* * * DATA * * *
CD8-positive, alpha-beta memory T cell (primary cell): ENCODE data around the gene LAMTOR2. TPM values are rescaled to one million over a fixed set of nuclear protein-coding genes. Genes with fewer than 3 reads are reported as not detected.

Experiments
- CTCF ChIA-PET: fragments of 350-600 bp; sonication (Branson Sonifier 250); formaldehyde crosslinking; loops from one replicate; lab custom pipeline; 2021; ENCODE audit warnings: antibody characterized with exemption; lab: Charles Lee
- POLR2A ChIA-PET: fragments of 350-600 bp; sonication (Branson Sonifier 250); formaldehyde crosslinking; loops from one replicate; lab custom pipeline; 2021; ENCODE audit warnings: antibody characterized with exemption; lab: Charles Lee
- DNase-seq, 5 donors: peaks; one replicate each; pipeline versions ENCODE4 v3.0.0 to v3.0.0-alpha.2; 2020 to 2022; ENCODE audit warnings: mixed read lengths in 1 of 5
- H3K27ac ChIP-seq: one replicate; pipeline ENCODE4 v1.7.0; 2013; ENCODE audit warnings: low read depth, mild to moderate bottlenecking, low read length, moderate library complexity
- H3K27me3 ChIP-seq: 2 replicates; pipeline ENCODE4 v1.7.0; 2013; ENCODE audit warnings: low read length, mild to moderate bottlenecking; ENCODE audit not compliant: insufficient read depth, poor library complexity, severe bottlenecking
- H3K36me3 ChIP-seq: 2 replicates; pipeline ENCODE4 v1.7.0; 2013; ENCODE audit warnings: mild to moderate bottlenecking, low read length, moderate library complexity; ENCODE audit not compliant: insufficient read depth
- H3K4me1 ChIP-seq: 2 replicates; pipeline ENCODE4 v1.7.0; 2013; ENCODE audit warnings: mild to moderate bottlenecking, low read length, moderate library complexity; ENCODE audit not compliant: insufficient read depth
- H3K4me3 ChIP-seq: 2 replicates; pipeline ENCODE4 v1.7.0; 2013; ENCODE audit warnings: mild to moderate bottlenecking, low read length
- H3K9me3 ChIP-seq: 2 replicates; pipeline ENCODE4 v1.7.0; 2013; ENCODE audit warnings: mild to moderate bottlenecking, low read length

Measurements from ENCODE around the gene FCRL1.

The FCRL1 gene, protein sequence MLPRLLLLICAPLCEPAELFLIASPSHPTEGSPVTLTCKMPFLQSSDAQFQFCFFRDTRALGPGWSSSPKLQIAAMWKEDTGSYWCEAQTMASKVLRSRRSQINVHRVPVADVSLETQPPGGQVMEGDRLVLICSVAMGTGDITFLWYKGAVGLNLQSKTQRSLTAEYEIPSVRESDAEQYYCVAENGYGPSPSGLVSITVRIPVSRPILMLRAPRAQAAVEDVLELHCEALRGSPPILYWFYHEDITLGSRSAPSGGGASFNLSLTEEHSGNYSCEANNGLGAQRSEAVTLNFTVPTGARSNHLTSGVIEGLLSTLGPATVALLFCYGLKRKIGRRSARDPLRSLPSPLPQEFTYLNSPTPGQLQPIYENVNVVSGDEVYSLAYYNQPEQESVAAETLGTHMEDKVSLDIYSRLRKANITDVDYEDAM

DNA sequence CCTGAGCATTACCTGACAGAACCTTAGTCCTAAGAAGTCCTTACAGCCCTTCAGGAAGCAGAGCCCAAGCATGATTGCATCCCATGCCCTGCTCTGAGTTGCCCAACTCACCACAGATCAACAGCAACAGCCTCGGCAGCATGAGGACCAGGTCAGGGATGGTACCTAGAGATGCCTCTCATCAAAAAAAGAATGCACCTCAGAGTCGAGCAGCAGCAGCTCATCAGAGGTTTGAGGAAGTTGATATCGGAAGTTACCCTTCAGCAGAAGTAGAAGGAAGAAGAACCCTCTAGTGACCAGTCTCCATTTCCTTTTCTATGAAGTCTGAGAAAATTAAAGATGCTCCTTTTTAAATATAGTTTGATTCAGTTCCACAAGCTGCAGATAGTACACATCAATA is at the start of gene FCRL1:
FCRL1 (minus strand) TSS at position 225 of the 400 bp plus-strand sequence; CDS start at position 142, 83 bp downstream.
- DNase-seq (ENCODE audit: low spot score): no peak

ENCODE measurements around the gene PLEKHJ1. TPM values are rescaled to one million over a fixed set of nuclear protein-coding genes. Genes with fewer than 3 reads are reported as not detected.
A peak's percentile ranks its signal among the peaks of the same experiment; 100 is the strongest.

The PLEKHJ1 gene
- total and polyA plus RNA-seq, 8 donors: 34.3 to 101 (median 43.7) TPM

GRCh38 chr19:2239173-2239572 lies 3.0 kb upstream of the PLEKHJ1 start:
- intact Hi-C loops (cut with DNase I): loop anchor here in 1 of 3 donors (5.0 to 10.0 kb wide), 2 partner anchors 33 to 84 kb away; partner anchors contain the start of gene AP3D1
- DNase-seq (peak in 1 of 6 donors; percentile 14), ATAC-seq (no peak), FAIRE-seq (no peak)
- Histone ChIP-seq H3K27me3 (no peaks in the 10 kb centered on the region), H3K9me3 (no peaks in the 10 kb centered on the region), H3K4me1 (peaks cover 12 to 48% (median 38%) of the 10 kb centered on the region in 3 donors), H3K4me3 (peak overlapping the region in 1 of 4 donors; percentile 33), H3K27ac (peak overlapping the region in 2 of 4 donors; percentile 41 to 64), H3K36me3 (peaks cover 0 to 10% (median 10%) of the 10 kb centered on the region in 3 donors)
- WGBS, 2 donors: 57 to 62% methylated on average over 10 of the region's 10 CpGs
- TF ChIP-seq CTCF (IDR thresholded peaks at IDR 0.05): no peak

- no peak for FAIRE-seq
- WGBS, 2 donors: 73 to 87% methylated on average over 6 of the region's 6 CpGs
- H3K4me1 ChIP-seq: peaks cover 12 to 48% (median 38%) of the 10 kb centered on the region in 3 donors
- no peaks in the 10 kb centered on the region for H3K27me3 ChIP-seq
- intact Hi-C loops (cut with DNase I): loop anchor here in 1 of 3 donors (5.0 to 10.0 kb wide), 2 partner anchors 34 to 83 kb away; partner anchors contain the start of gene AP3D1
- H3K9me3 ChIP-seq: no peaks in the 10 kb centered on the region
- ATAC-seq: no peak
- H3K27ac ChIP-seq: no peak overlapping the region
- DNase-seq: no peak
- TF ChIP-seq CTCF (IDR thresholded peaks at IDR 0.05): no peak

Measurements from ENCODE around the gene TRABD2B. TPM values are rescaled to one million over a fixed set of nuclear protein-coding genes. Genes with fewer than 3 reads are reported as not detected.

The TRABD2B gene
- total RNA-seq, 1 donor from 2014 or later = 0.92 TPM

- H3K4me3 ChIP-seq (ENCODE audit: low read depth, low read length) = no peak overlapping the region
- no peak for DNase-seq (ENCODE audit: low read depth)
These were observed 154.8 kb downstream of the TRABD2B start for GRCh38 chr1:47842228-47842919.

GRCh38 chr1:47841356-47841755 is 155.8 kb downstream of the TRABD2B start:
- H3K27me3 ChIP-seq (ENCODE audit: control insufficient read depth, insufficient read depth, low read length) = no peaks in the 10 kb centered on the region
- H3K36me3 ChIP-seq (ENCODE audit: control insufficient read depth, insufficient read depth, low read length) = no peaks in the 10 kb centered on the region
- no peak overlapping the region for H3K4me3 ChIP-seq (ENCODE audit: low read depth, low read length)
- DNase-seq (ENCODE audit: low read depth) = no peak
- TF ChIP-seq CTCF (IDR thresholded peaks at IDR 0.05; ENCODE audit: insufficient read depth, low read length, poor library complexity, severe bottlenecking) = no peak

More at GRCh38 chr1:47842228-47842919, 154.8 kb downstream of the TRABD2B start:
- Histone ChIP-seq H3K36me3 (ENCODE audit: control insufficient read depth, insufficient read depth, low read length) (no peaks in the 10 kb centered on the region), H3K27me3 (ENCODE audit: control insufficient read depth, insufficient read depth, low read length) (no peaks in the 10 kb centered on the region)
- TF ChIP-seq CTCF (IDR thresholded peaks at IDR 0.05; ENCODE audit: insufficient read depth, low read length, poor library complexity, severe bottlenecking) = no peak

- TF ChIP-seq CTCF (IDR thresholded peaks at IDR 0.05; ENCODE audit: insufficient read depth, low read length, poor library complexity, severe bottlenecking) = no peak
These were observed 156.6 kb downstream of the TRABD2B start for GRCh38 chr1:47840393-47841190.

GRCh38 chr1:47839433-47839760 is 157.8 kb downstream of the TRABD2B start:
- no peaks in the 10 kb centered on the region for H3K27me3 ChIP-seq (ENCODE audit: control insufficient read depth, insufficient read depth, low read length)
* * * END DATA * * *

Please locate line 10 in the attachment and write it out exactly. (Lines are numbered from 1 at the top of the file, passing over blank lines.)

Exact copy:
- H3K4me3 ChIP-seq: 2 replicates; pipeline ENCODE4 v1.7.0; 2013; ENCODE audit warnings: mild to moderate bottlenecking, low read length